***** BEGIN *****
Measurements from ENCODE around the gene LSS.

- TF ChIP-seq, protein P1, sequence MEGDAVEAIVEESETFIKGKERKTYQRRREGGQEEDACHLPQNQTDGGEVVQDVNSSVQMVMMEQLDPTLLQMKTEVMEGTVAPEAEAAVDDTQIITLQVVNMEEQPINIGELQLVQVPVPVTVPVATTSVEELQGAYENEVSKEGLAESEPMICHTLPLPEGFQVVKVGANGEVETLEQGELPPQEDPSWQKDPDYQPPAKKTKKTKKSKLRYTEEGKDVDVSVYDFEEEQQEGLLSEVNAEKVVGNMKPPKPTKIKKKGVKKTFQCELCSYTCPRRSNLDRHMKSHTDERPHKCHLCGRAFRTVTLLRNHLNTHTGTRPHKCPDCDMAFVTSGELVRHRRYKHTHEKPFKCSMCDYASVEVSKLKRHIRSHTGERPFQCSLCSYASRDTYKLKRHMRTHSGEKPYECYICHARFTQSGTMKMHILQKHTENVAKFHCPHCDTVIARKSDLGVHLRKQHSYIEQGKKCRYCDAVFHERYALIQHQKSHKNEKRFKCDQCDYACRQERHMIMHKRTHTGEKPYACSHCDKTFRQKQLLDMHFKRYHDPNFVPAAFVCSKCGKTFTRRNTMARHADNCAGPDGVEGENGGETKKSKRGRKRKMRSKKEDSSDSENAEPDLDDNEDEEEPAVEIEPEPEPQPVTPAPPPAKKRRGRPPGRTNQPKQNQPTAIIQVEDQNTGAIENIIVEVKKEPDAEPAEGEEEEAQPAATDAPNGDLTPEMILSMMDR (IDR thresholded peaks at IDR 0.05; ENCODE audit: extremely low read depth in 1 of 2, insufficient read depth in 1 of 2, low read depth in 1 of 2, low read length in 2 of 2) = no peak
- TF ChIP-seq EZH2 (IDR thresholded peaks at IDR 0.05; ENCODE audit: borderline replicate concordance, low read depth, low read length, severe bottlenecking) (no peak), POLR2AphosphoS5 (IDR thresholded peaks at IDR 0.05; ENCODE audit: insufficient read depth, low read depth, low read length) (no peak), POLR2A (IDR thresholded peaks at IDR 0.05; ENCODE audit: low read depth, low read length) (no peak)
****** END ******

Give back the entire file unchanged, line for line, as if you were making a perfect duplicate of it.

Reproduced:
Measurements from ENCODE around the gene LSS.

- TF ChIP-seq, protein P1, sequence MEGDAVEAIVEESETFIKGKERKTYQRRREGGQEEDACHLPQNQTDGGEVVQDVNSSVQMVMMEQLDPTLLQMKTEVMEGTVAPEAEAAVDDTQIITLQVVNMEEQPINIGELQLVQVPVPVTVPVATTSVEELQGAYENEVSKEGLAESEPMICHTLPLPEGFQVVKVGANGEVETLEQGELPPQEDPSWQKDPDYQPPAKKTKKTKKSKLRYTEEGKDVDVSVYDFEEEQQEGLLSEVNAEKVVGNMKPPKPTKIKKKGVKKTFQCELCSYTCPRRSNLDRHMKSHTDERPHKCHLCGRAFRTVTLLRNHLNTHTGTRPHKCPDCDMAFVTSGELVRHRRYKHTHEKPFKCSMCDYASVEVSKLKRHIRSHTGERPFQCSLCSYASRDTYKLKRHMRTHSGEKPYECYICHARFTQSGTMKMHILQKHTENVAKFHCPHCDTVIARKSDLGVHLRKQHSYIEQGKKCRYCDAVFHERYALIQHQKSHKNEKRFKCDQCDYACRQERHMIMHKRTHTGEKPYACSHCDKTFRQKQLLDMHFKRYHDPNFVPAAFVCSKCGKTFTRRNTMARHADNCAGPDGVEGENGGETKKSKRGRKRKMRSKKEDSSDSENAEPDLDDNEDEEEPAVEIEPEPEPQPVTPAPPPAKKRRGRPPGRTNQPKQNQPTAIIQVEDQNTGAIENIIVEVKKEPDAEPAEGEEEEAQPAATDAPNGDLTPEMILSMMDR (IDR thresholded peaks at IDR 0.05; ENCODE audit: extremely low read depth in 1 of 2, insufficient read depth in 1 of 2, low read depth in 1 of 2, low read length in 2 of 2) = no peak
- TF ChIP-seq EZH2 (IDR thresholded peaks at IDR 0.05; ENCODE audit: borderline replicate concordance, low read depth, low read length, severe bottlenecking) (no peak), POLR2AphosphoS5 (IDR thresholded peaks at IDR 0.05; ENCODE audit: insufficient read depth, low read depth, low read length) (no peak), POLR2A (IDR thresholded peaks at IDR 0.05; ENCODE audit: low read depth, low read length) (no peak)